Consider Using Queues in the Azure Service Bus if
- Your solution must be able to receive messages without having to poll the queue. With Service Bus, this can be achieved through the use of the long-polling receive operation using the TCP-based protocols that Service Bus supports.
- Your solution requires the queue to provide a guaranteed first-in-first-out (FIFO) ordered delivery.
- You want a symmetric experience in Azure and on Windows Server (private cloud). For more information, see Service Bus for Windows Server.
- Your solution must be able to support automatic duplicate detection.
- You want your application to process messages as parallel long-running streams (messages are associated with a stream using the SessionId property on the message). In this model, each node in the consuming application competes for streams, as opposed to messages. When a stream is given to a consuming node, the node can examine the state of the application stream state using transactions.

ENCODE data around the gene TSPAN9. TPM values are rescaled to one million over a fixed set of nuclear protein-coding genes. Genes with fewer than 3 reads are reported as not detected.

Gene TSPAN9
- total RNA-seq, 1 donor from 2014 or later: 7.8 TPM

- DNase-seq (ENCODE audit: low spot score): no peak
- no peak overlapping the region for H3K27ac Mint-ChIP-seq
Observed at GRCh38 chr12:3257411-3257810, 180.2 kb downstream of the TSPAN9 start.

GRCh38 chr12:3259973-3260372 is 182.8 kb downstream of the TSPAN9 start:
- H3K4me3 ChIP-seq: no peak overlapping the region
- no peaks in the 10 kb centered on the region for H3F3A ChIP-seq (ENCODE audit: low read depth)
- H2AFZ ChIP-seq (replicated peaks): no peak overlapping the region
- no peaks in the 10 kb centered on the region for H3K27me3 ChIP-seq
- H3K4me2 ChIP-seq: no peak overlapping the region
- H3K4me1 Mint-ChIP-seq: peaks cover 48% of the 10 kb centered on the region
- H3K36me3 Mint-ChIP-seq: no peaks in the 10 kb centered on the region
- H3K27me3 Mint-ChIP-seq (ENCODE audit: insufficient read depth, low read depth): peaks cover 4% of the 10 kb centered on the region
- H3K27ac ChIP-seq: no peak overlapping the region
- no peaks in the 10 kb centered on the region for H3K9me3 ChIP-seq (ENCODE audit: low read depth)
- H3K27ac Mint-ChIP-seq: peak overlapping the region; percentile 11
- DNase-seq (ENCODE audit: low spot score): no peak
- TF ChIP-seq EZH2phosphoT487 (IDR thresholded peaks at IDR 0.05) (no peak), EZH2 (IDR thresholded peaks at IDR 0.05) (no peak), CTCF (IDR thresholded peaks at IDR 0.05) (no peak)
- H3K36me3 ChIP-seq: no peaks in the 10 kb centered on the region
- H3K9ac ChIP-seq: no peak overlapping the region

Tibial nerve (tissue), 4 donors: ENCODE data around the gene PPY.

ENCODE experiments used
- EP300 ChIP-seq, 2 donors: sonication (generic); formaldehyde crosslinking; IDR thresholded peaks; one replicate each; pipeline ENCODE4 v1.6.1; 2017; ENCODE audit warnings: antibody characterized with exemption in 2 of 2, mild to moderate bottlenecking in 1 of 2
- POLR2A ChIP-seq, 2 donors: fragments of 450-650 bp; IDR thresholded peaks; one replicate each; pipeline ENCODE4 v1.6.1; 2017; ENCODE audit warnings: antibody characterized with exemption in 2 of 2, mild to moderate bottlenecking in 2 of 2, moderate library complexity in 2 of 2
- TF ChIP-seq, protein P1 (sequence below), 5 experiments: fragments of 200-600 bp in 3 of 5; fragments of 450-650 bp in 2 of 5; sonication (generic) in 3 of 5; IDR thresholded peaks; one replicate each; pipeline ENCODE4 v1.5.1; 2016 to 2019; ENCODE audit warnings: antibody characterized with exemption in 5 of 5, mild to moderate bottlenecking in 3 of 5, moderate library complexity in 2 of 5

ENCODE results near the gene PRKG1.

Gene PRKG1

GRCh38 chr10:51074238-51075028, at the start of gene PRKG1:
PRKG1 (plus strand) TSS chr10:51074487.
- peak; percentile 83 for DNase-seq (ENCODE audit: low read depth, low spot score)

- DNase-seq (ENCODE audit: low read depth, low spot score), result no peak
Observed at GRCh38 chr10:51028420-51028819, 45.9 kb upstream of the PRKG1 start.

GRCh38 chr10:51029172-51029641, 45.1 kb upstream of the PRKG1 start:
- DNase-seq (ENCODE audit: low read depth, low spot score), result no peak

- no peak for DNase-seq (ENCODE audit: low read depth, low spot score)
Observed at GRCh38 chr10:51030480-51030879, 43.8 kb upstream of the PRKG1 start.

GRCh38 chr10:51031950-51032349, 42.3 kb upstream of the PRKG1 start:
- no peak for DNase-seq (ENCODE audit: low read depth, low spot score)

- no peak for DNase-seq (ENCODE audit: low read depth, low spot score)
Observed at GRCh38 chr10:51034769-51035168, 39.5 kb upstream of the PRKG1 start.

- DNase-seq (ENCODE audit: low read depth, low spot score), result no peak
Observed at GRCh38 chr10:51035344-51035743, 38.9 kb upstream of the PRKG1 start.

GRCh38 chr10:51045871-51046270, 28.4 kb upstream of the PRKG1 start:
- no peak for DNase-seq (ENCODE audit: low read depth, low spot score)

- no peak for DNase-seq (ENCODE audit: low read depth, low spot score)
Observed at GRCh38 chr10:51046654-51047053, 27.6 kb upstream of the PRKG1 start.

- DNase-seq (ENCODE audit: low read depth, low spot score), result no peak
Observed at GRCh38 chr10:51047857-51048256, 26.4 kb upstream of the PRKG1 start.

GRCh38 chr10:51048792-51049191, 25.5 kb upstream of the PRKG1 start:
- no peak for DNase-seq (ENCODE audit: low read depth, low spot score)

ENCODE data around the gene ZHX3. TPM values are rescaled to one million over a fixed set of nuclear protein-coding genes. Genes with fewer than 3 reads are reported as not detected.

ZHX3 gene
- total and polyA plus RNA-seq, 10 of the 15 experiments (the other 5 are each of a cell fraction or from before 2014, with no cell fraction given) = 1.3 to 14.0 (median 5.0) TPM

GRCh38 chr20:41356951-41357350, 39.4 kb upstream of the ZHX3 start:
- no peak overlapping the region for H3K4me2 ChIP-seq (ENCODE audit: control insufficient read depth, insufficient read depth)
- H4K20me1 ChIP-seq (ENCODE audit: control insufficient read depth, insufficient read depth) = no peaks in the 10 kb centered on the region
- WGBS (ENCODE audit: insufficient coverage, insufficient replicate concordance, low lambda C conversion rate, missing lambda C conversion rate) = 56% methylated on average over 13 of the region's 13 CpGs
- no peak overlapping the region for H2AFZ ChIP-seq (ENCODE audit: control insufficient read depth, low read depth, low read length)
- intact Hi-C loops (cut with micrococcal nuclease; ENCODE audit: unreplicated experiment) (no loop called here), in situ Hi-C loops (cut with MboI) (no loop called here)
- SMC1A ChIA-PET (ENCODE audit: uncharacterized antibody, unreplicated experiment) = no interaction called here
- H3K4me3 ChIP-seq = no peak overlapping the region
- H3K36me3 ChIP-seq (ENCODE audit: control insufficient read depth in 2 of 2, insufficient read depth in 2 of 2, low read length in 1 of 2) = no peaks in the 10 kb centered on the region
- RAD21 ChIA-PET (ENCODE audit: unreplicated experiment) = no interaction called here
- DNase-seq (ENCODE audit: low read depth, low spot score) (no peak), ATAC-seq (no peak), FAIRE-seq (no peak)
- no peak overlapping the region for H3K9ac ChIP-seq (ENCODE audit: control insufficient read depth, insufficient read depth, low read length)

- Your solution requires transactional behavior and atomicity when sending or receiving multiple messages from a queue.
- The time-to-live (TTL) characteristic of the application-specific workload can exceed the 7-day period.
- Your application handles messages that can exceed 64 KB but will not likely approach the 256 KB limit.
- You deal with a requirement to provide a role-based access model to the queues, and different rights/permissions for senders and receivers.
- Your queue size will not grow larger than 80 GB.
- You want to use the AMQP 1.0 standards-based messaging broker. For more information about AMQP, see Service Bus AMQP Overview.
- You can envision an eventual migration from queue-based point-to-point communication to a message exchange pattern that enables seamless integration of additional receivers (subscribers), each of which receives independent copies of either some or all messages sent to the queue. The latter refers to the publish/subscribe capability natively provided by Service Bus.